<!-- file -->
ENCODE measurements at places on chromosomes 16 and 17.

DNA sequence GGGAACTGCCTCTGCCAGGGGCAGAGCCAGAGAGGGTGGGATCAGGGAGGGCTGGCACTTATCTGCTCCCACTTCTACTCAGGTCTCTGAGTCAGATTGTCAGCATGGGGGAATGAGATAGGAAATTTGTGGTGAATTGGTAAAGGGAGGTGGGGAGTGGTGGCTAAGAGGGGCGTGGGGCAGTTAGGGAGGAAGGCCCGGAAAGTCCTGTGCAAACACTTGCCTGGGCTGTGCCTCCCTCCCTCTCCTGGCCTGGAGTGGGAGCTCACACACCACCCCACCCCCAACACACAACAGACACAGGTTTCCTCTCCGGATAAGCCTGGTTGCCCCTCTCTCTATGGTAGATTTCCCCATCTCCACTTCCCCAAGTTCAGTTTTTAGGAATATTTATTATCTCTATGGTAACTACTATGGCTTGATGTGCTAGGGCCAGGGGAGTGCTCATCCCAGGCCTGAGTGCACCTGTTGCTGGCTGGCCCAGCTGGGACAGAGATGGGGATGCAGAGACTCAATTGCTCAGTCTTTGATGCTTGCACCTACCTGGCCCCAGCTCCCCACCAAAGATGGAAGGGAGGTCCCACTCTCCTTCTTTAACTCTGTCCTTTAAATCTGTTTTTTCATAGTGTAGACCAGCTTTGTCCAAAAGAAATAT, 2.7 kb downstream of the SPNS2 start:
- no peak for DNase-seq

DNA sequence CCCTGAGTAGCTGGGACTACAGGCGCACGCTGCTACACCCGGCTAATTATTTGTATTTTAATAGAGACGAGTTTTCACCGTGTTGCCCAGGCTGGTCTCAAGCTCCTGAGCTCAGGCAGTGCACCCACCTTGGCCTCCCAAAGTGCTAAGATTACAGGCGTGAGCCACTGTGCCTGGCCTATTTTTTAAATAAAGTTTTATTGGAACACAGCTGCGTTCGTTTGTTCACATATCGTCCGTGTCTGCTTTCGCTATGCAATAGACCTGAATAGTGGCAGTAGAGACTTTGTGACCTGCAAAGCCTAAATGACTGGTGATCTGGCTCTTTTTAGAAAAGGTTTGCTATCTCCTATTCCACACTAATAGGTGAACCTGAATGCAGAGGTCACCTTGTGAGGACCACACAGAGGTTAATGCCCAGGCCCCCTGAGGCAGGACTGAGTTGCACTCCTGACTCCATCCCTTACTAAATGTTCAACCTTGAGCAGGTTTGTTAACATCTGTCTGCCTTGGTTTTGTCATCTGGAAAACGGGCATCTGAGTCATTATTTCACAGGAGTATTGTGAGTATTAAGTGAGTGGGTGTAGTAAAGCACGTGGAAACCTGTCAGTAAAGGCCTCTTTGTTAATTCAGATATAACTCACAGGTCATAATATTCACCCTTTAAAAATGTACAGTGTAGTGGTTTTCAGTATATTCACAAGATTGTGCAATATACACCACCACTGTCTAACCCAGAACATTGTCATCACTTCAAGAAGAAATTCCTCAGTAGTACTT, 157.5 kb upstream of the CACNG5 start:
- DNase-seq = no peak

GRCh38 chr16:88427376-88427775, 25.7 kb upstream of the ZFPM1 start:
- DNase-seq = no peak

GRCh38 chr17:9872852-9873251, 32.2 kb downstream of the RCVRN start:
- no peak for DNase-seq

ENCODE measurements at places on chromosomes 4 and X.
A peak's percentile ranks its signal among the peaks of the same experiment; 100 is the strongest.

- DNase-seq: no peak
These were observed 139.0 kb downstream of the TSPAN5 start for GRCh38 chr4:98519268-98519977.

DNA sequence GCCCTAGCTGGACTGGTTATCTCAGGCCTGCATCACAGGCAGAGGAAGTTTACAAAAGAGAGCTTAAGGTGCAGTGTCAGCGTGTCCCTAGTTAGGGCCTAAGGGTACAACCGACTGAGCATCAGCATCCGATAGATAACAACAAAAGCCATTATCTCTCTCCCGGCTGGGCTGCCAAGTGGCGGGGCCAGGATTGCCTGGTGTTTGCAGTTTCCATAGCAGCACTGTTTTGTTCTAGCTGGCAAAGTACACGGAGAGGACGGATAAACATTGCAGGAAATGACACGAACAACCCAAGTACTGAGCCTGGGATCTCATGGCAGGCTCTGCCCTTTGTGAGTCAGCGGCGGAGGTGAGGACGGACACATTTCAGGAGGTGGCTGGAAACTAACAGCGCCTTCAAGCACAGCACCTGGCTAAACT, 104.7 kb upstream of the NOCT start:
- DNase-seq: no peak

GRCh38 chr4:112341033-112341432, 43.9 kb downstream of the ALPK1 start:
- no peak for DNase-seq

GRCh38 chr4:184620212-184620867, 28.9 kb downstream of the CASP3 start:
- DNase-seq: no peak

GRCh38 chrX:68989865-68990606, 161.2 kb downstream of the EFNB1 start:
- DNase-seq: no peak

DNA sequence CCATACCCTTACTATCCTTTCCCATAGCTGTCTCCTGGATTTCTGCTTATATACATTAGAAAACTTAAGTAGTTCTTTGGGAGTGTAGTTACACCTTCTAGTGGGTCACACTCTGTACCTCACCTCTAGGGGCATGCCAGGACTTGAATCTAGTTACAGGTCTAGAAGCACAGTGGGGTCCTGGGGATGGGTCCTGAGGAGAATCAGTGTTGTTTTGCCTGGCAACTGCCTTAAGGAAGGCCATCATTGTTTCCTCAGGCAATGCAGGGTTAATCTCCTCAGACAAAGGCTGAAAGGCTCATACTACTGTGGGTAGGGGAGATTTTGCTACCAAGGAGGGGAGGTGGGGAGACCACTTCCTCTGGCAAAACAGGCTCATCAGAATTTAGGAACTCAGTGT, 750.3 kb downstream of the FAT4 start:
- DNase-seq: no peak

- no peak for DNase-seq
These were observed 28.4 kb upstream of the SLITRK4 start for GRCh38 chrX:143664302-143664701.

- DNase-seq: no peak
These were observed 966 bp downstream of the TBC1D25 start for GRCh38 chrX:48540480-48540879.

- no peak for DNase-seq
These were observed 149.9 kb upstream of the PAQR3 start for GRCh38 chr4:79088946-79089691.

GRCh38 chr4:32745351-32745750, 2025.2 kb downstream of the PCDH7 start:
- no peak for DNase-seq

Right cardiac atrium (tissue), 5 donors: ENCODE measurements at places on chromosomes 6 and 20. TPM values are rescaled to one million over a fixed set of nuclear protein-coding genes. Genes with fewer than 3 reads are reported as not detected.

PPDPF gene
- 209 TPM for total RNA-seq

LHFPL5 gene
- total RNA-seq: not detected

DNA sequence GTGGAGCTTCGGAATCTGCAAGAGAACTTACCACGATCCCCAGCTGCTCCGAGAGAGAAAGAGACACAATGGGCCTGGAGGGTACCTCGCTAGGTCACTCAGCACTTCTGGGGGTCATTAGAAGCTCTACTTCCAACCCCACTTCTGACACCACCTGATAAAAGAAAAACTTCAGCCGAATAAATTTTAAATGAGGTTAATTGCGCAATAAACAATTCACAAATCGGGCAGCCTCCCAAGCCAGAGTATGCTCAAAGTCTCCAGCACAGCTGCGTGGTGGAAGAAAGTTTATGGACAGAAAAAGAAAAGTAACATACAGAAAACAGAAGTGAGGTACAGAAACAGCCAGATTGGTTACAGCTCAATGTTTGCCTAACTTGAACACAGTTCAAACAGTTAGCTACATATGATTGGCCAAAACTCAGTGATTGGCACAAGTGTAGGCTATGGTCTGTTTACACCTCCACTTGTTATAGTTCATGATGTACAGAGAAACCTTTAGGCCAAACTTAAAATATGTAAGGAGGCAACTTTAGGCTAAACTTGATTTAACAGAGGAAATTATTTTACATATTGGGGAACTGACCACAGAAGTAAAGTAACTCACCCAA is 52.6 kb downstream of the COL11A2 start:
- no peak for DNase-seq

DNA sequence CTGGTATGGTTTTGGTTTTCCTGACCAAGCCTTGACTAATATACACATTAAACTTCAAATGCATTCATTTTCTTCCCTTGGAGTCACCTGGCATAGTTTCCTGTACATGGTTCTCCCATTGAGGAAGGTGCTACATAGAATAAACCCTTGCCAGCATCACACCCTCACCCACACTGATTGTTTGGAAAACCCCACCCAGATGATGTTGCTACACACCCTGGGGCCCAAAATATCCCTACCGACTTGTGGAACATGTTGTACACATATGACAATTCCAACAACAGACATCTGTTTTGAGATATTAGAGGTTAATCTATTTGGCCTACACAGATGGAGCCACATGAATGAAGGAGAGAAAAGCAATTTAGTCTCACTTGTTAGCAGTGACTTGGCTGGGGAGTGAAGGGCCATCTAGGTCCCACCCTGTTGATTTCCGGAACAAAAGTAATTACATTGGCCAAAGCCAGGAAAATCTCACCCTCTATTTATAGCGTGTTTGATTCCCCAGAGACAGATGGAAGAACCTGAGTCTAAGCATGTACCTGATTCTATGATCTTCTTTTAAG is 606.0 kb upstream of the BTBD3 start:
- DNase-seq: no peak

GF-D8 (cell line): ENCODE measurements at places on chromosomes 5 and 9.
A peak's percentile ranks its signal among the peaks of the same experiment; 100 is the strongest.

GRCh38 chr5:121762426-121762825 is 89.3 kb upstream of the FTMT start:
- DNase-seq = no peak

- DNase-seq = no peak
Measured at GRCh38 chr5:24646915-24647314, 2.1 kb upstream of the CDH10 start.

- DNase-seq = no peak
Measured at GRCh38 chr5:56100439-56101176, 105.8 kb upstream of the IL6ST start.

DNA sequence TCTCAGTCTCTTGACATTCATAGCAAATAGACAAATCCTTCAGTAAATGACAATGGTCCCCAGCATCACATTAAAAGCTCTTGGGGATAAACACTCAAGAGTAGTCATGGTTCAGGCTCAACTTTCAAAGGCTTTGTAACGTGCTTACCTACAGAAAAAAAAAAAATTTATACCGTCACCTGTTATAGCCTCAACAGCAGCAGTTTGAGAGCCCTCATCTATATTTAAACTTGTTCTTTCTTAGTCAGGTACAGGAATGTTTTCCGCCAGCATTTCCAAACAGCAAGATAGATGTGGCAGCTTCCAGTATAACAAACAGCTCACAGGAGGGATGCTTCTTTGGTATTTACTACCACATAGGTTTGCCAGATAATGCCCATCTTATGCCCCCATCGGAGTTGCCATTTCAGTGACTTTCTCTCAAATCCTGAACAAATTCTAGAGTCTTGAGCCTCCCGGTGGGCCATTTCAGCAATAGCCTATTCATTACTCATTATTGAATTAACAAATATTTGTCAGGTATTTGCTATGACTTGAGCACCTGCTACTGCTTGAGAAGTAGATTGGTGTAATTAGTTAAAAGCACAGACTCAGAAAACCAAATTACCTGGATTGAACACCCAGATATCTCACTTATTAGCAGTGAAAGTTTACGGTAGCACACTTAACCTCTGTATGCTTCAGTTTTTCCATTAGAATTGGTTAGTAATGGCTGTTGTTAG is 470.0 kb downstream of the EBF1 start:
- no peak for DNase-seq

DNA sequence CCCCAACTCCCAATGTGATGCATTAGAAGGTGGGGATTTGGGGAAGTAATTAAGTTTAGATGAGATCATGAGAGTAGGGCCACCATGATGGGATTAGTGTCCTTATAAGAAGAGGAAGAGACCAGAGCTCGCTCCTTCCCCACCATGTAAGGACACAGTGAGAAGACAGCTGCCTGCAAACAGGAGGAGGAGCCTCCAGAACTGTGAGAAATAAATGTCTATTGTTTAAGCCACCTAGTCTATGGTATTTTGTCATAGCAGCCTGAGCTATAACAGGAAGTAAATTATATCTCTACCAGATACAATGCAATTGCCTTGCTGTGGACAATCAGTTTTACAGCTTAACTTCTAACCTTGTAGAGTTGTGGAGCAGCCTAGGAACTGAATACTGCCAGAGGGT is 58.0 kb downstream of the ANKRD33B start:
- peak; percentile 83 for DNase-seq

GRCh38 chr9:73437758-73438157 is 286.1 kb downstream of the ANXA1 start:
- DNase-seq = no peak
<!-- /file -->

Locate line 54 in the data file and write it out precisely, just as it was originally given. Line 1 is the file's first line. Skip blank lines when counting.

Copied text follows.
- DNase-seq = no peak